Bangladesh for Blog




Peru was CSI’s very first mission in 2003, and we have been back three times, in 2004, 2005 and 2009. Surgeries included both cleft and urological procedures and were performed at Hospital Honorio Delgado in Arequipa, and Las Mercedes Hospital in Chiclayo.

Peru for blog




In September 2012 a team of eight Children’s Surgery International volunteers traveled to Tunis, Tunisia, to perform surgery on children suffering from spina bifida. The surgeries included correcting various spinal defects and placing shunts to drain cerebralspinal fluid and treat hydrocephalus. The CSI team worked closely with the staff at Souska Clinic, Dr. Azzedine Stombouli and Dr. Nejib Khouja along with his team. Dr. Khouja and his team were then able to continue this work after the CSI team returned to the United States.

The mission was successful, much in part to the collaboration and partnership with Souska Cinic. Families traveled from various parts of Tunisia and as far as 1,000 miles away in Algeria to seek help for their children.



In light of the devastation caused by the Haiti earthquake in 2010, the CSI Board explored how they could help the children living there. We wanted to make a commitment to a country that had suffered untold loss of life and was struggling to meet the basic needs of their children for both food and medical care. The fact that 50 percent of children die before age 5 was reason enough to make this mission a priority.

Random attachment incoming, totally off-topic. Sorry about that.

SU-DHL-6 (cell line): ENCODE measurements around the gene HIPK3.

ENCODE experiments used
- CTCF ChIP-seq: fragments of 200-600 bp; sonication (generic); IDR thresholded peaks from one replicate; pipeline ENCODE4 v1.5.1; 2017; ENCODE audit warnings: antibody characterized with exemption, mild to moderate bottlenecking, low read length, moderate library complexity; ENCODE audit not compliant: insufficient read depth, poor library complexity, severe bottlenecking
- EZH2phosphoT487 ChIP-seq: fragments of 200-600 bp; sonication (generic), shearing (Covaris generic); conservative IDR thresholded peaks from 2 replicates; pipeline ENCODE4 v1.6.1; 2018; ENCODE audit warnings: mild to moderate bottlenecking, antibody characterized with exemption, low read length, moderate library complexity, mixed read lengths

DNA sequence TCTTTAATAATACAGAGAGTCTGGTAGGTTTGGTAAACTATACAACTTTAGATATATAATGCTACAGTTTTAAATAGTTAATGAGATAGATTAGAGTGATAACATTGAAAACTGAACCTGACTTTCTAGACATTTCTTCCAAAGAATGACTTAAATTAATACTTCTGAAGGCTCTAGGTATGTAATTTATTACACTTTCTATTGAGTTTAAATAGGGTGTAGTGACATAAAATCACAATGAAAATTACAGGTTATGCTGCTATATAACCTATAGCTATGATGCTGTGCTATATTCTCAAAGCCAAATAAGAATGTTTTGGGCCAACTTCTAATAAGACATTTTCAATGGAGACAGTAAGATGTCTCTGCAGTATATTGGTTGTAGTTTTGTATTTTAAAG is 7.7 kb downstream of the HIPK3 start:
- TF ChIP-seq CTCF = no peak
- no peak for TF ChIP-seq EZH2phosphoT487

Shortly after the disaster, CSI contacted Fr. Rick Frechette, director of St. Damien’s Children’s Hospital in Port Au Prince, Haiti, and his hospital administrator worked with us to develop a mission. St. Damien’s is the only pediatric hospital in Haiti, which made this a critical location. In September 2010, an eight-person medical team went to Haiti and performed 38 surgeries for children in dire need. CSI was privileged to return to Haiti in April and September 2011.



CSI has been to Ghana three times, in 2004, 2005 and 2007. Surgeries included both cleft and orthopedic procedures and were performed at Komfo Anochi Hospital in Kumasi, Ghana.
This was a robust partnership that involved extensive hands-on training and information exchange with our in-country colleagues.

As a result of the focus on surgical and medical care, as well as professional training, after the third CSI trip, our Ghanaian medical colleagues determined they had gained the skills and confidence needed to safely perform craniofacial and orthopedic surgeries and care independently. Having achieved the ultimate success — sustainability — CSI was able to discontinue missions to this location as they are now self-sufficient.